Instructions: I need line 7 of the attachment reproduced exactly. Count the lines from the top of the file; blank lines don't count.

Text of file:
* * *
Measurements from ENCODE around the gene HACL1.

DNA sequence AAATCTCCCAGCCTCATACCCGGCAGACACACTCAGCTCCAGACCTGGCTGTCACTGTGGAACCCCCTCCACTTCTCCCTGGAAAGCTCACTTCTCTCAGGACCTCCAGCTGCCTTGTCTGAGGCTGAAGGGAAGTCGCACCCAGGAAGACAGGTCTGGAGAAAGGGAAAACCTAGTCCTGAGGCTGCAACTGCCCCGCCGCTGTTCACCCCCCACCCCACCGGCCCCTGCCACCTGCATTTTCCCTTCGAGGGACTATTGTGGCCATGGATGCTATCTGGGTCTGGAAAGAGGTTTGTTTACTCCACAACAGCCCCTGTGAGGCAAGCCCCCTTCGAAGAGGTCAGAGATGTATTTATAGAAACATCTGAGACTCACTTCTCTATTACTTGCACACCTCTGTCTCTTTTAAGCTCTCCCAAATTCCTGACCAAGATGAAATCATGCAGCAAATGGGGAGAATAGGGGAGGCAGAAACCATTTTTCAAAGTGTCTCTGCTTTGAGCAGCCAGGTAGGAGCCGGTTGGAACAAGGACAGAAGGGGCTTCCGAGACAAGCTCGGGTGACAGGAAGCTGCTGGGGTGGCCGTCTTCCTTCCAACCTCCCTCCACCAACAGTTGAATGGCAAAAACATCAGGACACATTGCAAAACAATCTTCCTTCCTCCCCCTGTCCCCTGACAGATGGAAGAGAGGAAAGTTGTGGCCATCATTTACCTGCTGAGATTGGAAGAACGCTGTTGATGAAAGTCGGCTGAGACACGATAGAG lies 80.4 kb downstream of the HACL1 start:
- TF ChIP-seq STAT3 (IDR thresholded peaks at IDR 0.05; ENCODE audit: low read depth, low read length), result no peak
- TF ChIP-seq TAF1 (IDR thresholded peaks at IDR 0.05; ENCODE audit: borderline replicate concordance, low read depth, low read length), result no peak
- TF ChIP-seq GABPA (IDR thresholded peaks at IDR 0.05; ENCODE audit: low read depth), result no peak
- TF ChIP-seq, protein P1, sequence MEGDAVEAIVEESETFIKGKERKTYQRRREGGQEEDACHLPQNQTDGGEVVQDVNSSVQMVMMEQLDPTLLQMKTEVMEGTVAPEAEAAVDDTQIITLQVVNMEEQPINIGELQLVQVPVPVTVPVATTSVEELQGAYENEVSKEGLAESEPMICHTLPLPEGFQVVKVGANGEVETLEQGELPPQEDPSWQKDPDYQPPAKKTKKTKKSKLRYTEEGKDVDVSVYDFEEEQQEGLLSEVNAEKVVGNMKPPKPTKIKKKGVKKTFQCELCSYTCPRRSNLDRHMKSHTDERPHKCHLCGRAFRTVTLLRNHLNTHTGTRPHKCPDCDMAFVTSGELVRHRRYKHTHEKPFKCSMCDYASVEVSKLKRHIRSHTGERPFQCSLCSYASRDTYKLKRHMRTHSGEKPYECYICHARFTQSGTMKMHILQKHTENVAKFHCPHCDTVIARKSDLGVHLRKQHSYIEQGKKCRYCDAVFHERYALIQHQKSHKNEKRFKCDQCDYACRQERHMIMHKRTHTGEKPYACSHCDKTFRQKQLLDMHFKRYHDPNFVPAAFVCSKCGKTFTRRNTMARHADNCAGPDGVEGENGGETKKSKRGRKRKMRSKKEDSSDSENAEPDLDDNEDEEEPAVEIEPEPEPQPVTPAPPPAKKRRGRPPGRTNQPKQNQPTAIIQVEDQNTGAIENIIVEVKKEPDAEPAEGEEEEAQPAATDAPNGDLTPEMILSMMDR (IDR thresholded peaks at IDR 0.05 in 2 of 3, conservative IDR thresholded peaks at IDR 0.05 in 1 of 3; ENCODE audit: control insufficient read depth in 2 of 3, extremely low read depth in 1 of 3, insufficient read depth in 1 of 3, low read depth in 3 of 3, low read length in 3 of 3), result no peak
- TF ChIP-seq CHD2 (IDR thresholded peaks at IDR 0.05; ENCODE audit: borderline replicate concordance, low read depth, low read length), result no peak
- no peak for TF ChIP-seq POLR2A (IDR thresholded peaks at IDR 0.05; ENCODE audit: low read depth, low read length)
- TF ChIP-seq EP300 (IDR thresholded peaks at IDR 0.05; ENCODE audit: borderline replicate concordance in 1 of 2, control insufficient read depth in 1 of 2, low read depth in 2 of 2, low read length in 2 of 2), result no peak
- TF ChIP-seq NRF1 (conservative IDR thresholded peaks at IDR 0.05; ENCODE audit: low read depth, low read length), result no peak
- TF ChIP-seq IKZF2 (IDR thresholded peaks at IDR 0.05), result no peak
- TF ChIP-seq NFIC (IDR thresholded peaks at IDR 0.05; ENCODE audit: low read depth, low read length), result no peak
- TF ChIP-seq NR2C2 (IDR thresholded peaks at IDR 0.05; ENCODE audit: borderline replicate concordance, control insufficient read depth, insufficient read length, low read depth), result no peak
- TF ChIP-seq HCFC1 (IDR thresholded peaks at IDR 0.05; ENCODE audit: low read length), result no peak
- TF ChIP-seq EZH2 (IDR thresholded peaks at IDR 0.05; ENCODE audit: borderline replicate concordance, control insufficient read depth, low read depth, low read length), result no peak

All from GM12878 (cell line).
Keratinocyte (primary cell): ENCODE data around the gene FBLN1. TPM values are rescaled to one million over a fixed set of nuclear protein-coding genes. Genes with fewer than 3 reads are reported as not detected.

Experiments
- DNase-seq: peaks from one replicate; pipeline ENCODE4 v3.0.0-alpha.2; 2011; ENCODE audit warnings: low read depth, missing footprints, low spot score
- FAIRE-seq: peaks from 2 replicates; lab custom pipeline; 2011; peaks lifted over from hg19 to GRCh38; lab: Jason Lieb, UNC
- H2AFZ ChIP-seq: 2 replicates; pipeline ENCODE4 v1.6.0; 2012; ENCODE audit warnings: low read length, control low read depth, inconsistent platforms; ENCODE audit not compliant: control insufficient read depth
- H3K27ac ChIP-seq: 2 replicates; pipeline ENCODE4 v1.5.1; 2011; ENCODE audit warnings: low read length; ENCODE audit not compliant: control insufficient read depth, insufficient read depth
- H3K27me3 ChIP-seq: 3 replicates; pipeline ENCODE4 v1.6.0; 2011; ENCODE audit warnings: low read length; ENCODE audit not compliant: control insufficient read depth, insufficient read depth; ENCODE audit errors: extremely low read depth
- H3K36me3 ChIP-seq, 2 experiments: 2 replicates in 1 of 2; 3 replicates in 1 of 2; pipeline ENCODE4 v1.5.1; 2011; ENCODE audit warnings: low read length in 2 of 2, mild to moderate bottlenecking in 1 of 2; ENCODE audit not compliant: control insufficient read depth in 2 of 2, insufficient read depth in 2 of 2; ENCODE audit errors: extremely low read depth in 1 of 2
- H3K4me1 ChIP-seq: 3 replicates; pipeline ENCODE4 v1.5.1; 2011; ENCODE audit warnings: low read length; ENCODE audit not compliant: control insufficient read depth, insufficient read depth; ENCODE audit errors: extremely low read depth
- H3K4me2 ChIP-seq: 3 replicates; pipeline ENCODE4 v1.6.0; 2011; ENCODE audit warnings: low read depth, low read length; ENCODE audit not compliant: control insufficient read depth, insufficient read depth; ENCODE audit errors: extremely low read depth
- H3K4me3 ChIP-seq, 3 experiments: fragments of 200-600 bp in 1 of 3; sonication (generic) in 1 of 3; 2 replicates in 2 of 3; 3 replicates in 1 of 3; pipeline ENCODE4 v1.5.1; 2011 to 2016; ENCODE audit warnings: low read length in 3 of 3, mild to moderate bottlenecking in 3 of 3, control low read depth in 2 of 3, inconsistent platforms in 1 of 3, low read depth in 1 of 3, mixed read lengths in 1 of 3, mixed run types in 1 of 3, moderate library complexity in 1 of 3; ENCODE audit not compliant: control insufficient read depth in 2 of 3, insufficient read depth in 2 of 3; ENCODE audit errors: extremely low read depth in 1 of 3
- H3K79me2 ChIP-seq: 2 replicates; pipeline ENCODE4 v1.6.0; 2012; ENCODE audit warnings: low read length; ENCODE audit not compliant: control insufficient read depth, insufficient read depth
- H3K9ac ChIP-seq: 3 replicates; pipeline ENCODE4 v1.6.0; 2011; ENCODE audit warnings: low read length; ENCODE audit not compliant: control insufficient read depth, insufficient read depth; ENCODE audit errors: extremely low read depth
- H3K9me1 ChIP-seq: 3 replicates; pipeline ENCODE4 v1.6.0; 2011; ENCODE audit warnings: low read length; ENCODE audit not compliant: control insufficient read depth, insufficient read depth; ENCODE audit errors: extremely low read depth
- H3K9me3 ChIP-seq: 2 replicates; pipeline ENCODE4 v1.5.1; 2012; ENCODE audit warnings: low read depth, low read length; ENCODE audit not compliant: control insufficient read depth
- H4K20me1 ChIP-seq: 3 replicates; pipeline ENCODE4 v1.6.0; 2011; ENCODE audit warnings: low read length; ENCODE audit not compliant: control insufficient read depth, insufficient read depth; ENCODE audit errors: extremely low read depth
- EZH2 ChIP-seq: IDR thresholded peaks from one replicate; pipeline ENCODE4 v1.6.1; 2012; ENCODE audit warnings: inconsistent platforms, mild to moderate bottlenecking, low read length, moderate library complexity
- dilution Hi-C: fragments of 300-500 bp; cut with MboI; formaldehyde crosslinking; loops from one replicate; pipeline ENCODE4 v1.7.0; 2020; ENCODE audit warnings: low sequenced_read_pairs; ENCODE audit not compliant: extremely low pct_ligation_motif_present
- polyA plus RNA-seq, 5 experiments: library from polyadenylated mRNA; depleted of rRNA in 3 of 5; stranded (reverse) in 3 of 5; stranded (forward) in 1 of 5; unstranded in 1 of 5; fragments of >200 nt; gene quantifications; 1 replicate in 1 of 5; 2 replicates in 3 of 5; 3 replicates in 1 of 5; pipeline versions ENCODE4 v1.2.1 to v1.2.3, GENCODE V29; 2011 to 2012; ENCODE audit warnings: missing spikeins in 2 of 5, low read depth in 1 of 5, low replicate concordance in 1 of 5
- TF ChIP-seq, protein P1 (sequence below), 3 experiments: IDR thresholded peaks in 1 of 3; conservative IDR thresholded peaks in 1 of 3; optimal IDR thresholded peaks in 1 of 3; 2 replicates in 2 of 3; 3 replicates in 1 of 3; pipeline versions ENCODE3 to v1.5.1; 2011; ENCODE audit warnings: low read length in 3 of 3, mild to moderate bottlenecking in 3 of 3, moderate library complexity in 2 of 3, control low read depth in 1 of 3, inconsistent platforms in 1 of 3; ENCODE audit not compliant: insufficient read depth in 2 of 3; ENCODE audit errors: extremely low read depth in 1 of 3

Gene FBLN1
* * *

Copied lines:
- TF ChIP-seq CHD2 (IDR thresholded peaks at IDR 0.05; ENCODE audit: borderline replicate concordance, low read depth, low read length), result no peak